Firmino says others have been less
fortunate, mentioning Jefechander
Suplino, who played Clipper, one of
the impoverished thieves in the film s
He could not be traced by the pro-
ducers of the documentary and is feared
dead. His mother insists her son is still
alive and told researchers: "He s not
dead, I m sure of that."
Rubens Sabino da Silva, who played
Blackie, was arrested for trying to rob
a woman on a bus in 2003. He appealed
for help from the film s director, claim-
ing he received no money for his part.
While the cast had mixed fortunes,
the film has become a steadfast cultural
reference for Brazil s social problems,
crime and violence.
After the film was released, original
novelist Paulo Lins says he feared the
reaction of such a brutal depiction of
Rio de Janeiro.
"I was a little scared about the reper-
cussions of the launch [of the film]."
"It was the time of the presidential
election in Brazil. Violence was the
most discussed topic of the campaigns
and the media talked every day about
the movie. Everyone was looking for
me to do interviews. I never thought
I d be so exposed in the press.
"The launch was a show of glamour,
there was a lot of talk from politicians
on criminality, but so far nothing has
been done to effectively stop children
getting into the world of violent delin-
But for Firmino, who returned to life
in Cidade de Deus after the film, there
was little in the way of public response.
"It was normal," he says. "I lived
here. Cidade de Deus has the difficulties
of the favela but it always had a kind
"When I launched the film and
became a public persona, it was cool,
but it wasn t a big novelty because we
had already seen others - musicians,
some who no longer live here, and some
who still live here.
"For example, if you talk about funk
in Rio de Janeiro, you talk about Cidade
de Deus. It was normal. It just raised
morale here among people that I had
produced this piece of work."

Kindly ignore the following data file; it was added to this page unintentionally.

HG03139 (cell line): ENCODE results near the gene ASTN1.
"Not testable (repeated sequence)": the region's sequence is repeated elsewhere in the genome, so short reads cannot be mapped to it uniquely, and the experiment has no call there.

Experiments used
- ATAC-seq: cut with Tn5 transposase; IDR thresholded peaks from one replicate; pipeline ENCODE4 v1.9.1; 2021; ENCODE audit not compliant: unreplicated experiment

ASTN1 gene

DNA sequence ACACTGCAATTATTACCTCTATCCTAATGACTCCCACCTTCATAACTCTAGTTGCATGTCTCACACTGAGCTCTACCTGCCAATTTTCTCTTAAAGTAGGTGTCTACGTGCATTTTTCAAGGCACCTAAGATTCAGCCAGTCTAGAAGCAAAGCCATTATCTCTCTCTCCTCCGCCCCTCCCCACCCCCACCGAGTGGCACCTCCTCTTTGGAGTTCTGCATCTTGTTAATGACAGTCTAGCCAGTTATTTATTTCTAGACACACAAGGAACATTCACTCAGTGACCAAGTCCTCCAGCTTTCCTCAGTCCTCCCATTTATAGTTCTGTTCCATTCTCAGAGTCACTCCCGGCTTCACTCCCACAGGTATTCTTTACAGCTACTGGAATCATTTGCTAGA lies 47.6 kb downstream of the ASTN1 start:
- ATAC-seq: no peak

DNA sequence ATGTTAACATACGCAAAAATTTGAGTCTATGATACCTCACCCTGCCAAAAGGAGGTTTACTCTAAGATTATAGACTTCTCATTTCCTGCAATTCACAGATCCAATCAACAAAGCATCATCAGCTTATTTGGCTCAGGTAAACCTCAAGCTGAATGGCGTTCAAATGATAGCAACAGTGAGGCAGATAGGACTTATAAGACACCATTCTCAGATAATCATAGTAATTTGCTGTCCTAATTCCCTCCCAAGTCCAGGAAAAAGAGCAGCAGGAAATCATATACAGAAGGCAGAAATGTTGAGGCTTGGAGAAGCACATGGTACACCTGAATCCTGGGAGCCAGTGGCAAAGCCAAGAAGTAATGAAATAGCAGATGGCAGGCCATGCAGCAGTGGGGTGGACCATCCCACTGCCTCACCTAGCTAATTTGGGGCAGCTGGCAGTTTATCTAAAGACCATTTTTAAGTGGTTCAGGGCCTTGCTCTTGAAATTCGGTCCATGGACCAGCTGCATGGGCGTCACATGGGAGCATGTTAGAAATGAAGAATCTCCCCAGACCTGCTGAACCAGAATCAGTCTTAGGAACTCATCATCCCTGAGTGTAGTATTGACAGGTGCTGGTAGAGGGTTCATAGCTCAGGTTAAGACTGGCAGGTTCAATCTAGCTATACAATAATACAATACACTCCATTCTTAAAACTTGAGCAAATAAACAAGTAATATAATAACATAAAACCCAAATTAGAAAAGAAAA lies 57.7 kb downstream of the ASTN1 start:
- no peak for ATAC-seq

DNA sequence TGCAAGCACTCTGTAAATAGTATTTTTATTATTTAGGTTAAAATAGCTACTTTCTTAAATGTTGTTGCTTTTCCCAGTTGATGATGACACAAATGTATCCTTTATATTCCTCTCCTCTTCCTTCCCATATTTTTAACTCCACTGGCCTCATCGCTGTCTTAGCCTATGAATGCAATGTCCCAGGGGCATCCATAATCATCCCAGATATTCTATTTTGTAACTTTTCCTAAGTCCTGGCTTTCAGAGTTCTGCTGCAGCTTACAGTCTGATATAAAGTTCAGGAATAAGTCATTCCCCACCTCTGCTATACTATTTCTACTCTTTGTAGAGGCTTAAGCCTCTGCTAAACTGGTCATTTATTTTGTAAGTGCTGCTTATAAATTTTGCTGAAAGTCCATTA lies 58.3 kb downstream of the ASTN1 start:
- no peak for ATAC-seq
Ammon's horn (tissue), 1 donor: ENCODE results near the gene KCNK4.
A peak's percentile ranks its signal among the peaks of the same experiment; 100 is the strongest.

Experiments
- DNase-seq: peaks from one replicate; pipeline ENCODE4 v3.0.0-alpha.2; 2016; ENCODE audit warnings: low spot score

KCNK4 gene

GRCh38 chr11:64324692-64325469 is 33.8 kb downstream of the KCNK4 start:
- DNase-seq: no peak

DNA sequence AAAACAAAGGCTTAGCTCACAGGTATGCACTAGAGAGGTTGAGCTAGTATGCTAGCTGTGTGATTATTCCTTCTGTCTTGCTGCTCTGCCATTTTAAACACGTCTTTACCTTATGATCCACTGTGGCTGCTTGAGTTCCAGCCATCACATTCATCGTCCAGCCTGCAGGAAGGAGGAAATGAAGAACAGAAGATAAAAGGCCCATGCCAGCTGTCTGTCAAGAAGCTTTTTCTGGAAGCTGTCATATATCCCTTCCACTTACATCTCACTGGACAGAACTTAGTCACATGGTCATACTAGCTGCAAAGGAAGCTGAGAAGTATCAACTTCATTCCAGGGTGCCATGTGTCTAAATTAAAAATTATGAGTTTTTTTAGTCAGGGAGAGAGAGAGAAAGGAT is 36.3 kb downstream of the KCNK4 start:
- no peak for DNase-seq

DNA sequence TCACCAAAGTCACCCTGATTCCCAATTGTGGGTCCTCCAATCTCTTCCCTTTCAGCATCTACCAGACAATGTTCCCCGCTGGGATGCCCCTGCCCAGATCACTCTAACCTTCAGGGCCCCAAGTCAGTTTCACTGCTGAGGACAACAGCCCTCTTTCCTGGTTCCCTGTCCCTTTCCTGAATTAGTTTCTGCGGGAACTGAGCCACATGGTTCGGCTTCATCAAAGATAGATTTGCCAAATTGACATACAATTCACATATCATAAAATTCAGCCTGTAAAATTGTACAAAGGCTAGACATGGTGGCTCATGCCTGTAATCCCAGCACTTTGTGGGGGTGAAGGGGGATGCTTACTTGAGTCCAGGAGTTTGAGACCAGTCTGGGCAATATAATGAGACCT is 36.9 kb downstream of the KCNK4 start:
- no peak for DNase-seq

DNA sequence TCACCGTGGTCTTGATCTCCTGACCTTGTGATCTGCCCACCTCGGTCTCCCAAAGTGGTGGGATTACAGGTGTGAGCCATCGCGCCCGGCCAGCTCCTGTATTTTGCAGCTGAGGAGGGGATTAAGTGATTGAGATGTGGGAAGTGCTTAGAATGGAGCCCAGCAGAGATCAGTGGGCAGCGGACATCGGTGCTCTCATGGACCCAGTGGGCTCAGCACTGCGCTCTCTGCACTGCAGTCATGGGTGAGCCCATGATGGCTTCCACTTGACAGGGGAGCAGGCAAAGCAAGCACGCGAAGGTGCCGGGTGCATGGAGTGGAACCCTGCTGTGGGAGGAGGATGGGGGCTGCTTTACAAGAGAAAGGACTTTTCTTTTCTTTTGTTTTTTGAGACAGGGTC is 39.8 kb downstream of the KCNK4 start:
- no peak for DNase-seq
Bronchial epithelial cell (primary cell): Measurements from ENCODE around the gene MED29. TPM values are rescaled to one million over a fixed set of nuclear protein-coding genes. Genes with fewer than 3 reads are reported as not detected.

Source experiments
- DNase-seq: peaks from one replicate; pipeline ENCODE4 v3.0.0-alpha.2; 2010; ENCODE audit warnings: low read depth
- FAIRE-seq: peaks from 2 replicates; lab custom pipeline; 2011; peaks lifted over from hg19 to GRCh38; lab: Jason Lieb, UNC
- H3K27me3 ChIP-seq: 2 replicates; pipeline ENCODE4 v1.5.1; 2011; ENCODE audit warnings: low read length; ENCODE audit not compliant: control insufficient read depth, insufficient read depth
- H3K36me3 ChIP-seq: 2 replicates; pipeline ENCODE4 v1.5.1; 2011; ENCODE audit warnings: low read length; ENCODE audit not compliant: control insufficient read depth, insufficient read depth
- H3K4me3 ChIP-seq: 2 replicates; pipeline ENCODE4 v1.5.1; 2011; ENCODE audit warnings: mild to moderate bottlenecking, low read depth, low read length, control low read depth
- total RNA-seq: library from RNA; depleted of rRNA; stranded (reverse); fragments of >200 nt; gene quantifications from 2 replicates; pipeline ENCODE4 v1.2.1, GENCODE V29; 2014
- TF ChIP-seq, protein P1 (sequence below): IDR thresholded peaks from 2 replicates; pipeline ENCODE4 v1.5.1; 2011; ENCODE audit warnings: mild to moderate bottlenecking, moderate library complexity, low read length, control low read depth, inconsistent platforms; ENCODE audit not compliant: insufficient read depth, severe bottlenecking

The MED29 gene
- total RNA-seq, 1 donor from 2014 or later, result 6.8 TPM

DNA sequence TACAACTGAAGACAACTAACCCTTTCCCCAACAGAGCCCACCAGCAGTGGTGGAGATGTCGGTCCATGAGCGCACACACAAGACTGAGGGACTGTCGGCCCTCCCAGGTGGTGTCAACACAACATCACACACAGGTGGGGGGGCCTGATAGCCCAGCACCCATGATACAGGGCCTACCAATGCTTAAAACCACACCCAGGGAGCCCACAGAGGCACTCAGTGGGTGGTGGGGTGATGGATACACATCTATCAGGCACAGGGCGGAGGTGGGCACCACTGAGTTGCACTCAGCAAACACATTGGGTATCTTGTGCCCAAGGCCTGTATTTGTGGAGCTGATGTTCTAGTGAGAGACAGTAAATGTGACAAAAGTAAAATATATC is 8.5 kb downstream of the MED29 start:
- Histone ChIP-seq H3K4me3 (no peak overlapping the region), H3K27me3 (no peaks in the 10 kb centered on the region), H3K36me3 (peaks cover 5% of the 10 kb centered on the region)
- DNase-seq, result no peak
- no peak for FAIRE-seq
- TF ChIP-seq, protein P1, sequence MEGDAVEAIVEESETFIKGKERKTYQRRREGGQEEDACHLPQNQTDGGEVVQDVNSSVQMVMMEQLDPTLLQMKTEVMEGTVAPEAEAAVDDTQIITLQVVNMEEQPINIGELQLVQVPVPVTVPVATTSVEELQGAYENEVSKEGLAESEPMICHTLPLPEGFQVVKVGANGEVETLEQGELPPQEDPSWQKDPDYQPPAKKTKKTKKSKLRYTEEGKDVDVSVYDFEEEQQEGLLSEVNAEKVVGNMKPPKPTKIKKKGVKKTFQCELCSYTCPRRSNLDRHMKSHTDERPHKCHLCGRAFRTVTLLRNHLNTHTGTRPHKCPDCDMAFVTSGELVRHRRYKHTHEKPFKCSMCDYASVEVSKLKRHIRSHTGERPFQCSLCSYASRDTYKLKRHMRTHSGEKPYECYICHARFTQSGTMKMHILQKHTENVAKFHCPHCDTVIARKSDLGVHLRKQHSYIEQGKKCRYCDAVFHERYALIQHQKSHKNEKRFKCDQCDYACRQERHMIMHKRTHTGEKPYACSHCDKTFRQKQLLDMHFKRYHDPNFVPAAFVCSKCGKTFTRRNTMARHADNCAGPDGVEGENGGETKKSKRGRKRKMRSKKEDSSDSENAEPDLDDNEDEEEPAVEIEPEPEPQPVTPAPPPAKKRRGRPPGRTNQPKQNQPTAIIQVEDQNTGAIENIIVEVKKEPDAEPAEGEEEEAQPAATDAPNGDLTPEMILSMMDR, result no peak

The reaction of the community to
the new documentary is perhaps more
telling. Cavi Borges, executive producer,
says: "There are many people in City
of God who don t like the film because
of the violence. When they heard we
were doing a documentary, they were
like: Oh no, not again.
Leandro Firmino, 3rd from left, is still recognised for his portrayal of drug dealer Li'l Ze in City of God. PHOTO
"But ours is a different form.
It s a reference for Brazilian cin-
ema; everything is City of God,
City of God, City of God. It s
good and bad.
In 2009, Cidade de Deus
became the second favela in
Rio to be "pacified" as part of
a government programme to
improve safety and security by
increasing the police presence
in poorer communities.
Police officers moved into
the favela and installed a special
unit to try and drive out drug
traffickers. The murder rate fell
from 36 in 2008 to five in 2012.
Borges says he wants to
change people s perception of
"It s what people think Brazil
is like in reality. Everyone wants
to see the communities. It s like
Danny Boyle s Slumdog Mil-
lionaire," which is set in the
Indian city of Mumbai.
"My dream is to bring this
documentary to all the coun-
tries that saw the original film."
City of God, 10 years on
Located about 20km west of central
Rio de Janeiro
Built in the 1960s to remove slum-
dwellers from the city centre
Home to roughly 40,000 people
Cost about US$3m, grossed more
than US$20m at the box office
Tagline: "If you run, it will get you. If
you stay, it will eat you."
CITY OF GOD